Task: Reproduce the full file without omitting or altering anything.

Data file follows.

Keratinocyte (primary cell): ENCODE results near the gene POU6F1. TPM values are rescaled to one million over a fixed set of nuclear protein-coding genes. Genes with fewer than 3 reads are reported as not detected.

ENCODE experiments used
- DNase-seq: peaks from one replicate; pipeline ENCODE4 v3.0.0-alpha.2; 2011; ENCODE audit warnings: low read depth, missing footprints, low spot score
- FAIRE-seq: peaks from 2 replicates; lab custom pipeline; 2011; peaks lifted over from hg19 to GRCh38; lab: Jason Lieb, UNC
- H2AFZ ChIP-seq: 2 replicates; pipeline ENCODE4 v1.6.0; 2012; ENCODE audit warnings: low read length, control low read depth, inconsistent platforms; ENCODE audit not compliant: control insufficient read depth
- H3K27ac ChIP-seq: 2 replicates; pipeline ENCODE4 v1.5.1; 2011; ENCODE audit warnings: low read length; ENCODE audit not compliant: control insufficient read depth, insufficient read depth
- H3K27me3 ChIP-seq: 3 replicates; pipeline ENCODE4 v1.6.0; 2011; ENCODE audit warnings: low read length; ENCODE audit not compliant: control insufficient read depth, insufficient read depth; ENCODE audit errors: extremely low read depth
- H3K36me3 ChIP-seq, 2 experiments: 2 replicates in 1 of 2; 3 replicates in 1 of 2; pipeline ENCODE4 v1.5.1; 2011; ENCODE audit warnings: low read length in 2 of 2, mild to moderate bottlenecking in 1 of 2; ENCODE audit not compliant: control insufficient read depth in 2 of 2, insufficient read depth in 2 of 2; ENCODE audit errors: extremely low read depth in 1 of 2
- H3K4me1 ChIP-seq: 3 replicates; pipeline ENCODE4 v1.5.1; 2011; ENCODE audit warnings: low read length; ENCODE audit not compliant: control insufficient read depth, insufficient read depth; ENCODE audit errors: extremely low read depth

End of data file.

Keratinocyte (primary cell): ENCODE results near the gene POU6F1. TPM values are rescaled to one million over a fixed set of nuclear protein-coding genes. Genes with fewer than 3 reads are reported as not detected.

ENCODE experiments used
- DNase-seq: peaks from one replicate; pipeline ENCODE4 v3.0.0-alpha.2; 2011; ENCODE audit warnings: low read depth, missing footprints, low spot score
- FAIRE-seq: peaks from 2 replicates; lab custom pipeline; 2011; peaks lifted over from hg19 to GRCh38; lab: Jason Lieb, UNC
- H2AFZ ChIP-seq: 2 replicates; pipeline ENCODE4 v1.6.0; 2012; ENCODE audit warnings: low read length, control low read depth, inconsistent platforms; ENCODE audit not compliant: control insufficient read depth
- H3K27ac ChIP-seq: 2 replicates; pipeline ENCODE4 v1.5.1; 2011; ENCODE audit warnings: low read length; ENCODE audit not compliant: control insufficient read depth, insufficient read depth
- H3K27me3 ChIP-seq: 3 replicates; pipeline ENCODE4 v1.6.0; 2011; ENCODE audit warnings: low read length; ENCODE audit not compliant: control insufficient read depth, insufficient read depth; ENCODE audit errors: extremely low read depth
- H3K36me3 ChIP-seq, 2 experiments: 2 replicates in 1 of 2; 3 replicates in 1 of 2; pipeline ENCODE4 v1.5.1; 2011; ENCODE audit warnings: low read length in 2 of 2, mild to moderate bottlenecking in 1 of 2; ENCODE audit not compliant: control insufficient read depth in 2 of 2, insufficient read depth in 2 of 2; ENCODE audit errors: extremely low read depth in 1 of 2
- H3K4me1 ChIP-seq: 3 replicates; pipeline ENCODE4 v1.5.1; 2011; ENCODE audit warnings: low read length; ENCODE audit not compliant: control insufficient read depth, insufficient read depth; ENCODE audit errors: extremely low read depth